What propels you forward in your respective industry? Is your brand inspiring? Does it tell a great story? Will it turn customers into evangelists?
In part three of our creative blog series, we’ll follow our Pre-Event Communication and Virtual Platform Design posts to weave the Virtual-as-a-Service web of solutions that help brands create meaningful experiences that reach a broad audience.
Welcome to the Stage…Event Identity and Branding
What is Event Identity?
Isn’t this the same thing as event branding? No.
Event identity is often smushed under the heading event branding. In reality it’s a feature of branding. It includes a company’s name, logo, colors, graphic design assets, and the style, appearance and arrangement of these elements. These run throughout, in this case, an event.
Once you decide on an event logo, use existing brand themes for the visuals of your virtual event. Be mindful not to overlook what are sometimes considered trivial aspects of event identity. Let’s take a deeper look at why event identity is in a category of its own.
The Beginning and the End
In the multimedia project, Brain Rules, by John J. Medina, the molecular biologist says people are likely to remember only 10% of the information they hear. However, “if a relevant image is paired with that same information, people retained 65% of the information three days later.” That is to say the event identity made up of your logo, colors, font, and tone of voice will certainly impact the recognition and trust of your brand throughout the customer journey. Let’s look at what makes up your virtual event identity.
Elements of Virtual Event Identity
The great ones evoke a memory or emotion from your audience, based on their relationship with your brand. It should be simple, easily recognizable and create an immediate visual connection. Audiences respond best to images and logos laid out in a clean and simple way, according to Psychology of Design. Simple designs cut through the noise, making it easier for your virtual event guests to process information.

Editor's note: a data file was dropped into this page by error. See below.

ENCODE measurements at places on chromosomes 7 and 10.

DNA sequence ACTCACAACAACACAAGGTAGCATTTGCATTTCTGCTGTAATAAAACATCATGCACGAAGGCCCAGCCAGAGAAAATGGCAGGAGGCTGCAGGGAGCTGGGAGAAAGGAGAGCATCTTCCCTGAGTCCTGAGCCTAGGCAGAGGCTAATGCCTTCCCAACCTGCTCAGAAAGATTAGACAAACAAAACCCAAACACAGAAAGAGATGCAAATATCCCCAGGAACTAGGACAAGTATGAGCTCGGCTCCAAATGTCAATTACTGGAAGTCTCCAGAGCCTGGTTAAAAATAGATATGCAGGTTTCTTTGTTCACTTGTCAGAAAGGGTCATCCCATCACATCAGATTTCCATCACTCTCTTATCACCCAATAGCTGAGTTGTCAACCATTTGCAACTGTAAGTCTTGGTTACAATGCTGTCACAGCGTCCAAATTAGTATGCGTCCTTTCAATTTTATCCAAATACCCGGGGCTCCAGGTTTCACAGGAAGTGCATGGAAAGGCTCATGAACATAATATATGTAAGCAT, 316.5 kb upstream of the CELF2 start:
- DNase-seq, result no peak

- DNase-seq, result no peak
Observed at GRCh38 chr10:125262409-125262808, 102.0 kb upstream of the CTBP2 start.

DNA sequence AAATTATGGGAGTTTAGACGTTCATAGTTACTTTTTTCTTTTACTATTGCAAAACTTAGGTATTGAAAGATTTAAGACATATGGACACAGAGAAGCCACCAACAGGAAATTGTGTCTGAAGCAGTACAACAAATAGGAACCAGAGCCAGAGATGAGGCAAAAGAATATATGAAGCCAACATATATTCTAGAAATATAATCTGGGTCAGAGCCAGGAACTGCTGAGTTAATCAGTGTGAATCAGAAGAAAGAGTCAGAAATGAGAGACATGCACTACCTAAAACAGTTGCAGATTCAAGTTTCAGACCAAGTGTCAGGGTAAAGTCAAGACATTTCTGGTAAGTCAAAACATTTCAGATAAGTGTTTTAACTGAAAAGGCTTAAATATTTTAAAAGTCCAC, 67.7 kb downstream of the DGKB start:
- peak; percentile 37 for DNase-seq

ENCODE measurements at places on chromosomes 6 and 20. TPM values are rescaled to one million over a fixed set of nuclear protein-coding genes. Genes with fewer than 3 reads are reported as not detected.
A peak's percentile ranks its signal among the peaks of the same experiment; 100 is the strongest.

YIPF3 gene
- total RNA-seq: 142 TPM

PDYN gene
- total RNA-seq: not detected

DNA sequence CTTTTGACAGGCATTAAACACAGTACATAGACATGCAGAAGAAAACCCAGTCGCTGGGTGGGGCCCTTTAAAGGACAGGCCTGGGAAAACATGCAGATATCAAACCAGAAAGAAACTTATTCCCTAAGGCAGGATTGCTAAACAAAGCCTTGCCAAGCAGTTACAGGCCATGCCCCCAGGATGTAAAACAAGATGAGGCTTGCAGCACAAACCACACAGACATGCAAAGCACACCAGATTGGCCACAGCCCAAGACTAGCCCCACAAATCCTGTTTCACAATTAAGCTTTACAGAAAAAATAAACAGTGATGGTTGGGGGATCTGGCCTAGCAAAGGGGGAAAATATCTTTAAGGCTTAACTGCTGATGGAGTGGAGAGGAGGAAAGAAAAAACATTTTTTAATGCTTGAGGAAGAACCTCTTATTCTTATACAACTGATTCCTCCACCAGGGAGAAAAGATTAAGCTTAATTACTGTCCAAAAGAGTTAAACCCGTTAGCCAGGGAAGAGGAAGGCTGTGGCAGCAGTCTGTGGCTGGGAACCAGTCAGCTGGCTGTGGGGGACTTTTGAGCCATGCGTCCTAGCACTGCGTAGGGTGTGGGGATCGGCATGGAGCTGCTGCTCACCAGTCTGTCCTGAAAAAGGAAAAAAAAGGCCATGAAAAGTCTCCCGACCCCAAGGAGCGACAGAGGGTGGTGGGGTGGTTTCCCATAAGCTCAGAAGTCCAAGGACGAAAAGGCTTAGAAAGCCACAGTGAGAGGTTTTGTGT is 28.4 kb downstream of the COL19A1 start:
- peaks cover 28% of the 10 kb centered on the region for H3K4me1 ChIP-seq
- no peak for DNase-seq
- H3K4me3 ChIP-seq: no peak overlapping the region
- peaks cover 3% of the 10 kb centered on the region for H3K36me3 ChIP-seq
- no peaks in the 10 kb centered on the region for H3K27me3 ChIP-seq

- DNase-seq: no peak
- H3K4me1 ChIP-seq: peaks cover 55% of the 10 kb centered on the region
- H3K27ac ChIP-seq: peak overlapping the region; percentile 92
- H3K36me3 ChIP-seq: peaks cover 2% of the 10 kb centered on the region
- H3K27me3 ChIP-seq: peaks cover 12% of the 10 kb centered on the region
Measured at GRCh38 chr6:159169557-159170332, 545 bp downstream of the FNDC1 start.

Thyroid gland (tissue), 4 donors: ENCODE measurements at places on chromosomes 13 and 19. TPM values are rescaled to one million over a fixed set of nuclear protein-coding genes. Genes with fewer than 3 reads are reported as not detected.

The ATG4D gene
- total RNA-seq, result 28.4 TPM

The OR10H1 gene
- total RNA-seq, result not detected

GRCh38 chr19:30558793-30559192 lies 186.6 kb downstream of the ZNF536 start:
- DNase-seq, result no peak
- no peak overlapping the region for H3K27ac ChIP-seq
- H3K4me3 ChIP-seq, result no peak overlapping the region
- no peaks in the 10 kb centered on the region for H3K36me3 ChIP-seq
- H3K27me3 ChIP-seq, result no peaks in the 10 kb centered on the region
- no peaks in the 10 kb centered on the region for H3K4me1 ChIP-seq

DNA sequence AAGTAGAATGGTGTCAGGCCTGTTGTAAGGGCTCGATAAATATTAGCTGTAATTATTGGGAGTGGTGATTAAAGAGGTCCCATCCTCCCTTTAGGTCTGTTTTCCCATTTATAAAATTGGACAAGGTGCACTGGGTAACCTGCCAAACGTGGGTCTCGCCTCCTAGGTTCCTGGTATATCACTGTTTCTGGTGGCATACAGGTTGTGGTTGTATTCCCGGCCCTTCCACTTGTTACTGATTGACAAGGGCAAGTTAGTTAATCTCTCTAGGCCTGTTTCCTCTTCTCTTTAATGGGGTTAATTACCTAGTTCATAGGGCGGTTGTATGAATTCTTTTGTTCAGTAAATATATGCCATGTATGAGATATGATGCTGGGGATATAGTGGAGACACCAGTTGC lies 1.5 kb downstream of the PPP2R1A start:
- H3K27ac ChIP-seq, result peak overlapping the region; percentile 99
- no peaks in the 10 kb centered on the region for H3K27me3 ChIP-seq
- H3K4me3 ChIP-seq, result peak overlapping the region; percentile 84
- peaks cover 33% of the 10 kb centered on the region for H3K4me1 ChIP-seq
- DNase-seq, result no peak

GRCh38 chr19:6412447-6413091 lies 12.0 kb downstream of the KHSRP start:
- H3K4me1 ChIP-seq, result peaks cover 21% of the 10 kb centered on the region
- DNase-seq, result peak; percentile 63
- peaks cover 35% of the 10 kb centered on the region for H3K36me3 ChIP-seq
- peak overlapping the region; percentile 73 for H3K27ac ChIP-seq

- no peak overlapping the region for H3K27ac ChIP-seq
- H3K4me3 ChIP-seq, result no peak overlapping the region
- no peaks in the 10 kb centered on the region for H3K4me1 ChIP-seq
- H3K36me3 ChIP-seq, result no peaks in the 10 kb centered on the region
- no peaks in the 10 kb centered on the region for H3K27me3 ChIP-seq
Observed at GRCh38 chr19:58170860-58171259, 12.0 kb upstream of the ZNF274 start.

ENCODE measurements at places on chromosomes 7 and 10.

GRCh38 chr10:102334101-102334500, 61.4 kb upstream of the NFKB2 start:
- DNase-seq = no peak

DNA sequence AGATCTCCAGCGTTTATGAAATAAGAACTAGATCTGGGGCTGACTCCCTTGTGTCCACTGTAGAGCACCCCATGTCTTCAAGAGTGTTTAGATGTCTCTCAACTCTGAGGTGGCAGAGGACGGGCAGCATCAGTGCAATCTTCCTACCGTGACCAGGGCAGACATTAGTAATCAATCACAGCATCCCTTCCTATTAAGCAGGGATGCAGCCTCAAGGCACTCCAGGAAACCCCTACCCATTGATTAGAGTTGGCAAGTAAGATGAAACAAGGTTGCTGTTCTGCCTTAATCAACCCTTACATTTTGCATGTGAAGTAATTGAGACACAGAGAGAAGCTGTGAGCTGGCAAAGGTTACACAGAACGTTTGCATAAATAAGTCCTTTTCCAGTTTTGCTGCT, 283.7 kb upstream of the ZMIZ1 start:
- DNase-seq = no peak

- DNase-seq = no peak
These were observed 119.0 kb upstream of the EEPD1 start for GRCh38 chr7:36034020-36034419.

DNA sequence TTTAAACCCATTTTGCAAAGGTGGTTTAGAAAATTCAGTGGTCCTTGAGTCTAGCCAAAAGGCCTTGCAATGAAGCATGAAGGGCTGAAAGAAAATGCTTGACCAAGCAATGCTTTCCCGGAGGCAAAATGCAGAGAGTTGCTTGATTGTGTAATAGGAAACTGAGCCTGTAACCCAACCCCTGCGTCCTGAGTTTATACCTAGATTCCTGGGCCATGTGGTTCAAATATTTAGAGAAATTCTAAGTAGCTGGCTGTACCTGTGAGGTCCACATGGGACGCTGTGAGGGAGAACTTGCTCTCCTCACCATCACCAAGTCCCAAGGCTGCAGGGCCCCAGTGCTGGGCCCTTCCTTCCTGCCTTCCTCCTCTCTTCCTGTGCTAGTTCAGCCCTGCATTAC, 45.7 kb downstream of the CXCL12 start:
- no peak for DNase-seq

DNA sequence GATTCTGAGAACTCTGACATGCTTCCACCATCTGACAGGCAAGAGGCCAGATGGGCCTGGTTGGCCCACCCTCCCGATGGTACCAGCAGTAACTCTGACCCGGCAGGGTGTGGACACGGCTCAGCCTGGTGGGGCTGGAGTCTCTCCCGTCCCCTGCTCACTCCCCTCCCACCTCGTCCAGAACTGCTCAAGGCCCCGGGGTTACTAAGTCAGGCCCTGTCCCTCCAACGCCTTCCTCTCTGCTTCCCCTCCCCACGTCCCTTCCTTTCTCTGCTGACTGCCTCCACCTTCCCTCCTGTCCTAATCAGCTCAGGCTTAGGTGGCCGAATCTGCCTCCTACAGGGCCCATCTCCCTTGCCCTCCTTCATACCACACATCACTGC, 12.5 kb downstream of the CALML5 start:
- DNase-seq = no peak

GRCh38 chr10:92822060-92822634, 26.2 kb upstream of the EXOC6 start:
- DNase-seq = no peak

The psychological effects colors have on your attendees will influence audience opinion and emotion throughout the event. For example, using certain shades of blue instills feelings of loyalty, calm, and serenity. Using yellow in the right way conveys a sense of creativity, happiness, and intellect. Be inspired to create the right mood with color at your event using Pantone’s Guide to Communicating with Color. View the Color Theory Guide here.
There’s a reason hundreds of font styles appear in the drop down menu for writing emails or word copy. In the same vein as colors, different fonts evoke different emotions. By using the right one you encourage decision making and inspire people to share your stuff. How does the below comparison make you feel? Which one inspires action?
Here are the top 10 most loathed fonts according to graphic designers: The Werd from The Marketing Machine.
Tone of Voice:
Anyone ever tell you it’s not what you say, but how you say it? As a result, we consider changing how we say things to make sure our words convey the right message. Likewise, bad things can happen when a company’s event identity and brand have a tone of voice that comes across as anything but inclusive.
Will your current tone of voice drive certain behaviors? You might have heard these numbers before from the Mehrabian theory — 55% of communication is body language, 38% is tone of voice, and 7% is spoken words. If this is true, tone of voice is the personality of your event. It tells audiences who you are and what you stand for. If you’re targeting teenagers, then using an authoritative tone might turn them off. But if you aren’t a “fun” brand, don’t try to be. Cater to who you want to attract to your brand.
Event Branding – Why It’s Different than Event Identity
Event branding is the foundation of your brand, whereas event identity is the visual execution of your event brand strategy. Or think of it this way. Event brand is how you visually communicate the look of your brand based on how your event strategy was developed.